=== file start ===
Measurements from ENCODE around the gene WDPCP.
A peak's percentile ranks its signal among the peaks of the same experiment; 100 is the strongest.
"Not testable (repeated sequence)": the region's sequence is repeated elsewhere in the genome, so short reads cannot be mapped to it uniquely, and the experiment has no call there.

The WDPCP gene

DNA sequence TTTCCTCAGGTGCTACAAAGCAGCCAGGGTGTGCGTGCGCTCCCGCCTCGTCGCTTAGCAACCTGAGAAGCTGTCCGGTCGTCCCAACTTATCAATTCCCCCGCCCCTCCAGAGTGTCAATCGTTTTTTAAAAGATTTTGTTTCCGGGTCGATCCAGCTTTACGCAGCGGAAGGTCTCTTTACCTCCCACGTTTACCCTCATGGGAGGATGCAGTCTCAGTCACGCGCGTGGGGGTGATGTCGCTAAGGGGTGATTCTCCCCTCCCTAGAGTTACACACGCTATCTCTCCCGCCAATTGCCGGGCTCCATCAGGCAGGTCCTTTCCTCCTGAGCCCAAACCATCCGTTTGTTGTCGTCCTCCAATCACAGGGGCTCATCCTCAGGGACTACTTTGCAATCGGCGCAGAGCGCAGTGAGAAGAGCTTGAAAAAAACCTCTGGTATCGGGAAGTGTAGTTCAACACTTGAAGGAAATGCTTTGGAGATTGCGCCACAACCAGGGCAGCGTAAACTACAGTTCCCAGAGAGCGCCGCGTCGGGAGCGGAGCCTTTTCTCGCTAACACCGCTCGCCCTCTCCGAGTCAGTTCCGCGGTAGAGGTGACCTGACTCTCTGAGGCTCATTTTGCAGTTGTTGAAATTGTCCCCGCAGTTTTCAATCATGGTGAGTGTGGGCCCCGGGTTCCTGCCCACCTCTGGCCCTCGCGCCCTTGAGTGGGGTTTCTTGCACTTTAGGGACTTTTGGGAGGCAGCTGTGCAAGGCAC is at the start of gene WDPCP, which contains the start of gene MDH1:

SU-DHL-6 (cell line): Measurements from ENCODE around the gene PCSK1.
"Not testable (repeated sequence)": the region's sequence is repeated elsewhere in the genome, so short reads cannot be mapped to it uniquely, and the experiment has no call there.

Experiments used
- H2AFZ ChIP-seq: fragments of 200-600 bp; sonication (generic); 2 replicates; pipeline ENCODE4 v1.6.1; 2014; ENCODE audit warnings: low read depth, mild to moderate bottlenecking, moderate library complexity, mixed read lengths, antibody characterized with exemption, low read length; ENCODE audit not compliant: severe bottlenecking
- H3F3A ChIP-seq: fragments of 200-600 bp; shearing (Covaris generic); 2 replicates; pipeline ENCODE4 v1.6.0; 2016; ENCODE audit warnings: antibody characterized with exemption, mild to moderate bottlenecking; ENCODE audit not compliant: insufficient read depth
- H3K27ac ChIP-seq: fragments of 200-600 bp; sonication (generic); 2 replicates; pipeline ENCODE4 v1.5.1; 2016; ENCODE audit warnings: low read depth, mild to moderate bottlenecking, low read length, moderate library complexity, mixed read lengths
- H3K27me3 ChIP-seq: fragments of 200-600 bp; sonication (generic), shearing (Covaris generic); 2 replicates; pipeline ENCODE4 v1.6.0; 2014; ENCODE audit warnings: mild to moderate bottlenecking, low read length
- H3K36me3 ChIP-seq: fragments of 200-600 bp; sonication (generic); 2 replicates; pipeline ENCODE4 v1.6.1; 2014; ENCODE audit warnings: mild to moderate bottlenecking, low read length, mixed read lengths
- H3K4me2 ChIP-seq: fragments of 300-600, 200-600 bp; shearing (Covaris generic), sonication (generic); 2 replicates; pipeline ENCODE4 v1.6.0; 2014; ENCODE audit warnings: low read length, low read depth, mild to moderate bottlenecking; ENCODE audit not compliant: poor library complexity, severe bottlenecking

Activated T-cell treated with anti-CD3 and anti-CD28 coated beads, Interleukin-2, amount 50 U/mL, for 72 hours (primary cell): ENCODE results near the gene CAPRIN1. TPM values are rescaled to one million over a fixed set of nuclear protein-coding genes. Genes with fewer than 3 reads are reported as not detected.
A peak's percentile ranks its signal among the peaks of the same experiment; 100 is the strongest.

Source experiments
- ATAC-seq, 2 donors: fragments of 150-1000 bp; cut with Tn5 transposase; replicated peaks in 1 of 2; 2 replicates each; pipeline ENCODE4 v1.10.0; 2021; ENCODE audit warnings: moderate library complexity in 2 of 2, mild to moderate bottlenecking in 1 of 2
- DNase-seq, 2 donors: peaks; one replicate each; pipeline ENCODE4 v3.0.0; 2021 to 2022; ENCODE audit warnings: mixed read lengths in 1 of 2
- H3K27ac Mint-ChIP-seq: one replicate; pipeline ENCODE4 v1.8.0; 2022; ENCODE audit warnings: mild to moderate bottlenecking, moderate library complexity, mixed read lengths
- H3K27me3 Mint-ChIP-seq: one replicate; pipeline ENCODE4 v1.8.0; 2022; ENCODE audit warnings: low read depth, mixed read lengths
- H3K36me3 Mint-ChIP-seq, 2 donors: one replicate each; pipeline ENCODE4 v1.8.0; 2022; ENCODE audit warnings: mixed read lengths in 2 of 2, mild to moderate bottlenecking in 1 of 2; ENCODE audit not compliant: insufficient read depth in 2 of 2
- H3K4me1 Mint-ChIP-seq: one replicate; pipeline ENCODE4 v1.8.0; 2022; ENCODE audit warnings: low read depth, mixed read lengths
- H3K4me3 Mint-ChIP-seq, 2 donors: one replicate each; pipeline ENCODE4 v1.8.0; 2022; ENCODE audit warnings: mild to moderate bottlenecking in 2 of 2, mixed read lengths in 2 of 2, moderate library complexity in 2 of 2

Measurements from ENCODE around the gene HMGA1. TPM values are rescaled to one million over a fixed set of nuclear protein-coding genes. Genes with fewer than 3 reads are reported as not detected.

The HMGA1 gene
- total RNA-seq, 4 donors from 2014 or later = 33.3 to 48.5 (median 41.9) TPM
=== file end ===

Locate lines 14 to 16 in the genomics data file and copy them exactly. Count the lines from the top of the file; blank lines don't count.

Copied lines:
- H3K4me2 ChIP-seq: fragments of 300-600, 200-600 bp; shearing (Covaris generic), sonication (generic); 2 replicates; pipeline ENCODE4 v1.6.0; 2014; ENCODE audit warnings: low read length, low read depth, mild to moderate bottlenecking; ENCODE audit not compliant: poor library complexity, severe bottlenecking

Activated T-cell treated with anti-CD3 and anti-CD28 coated beads, Interleukin-2, amount 50 U/mL, for 72 hours (primary cell): ENCODE results near the gene CAPRIN1. TPM values are rescaled to one million over a fixed set of nuclear protein-coding genes. Genes with fewer than 3 reads are reported as not detected.
A peak's percentile ranks its signal among the peaks of the same experiment; 100 is the strongest.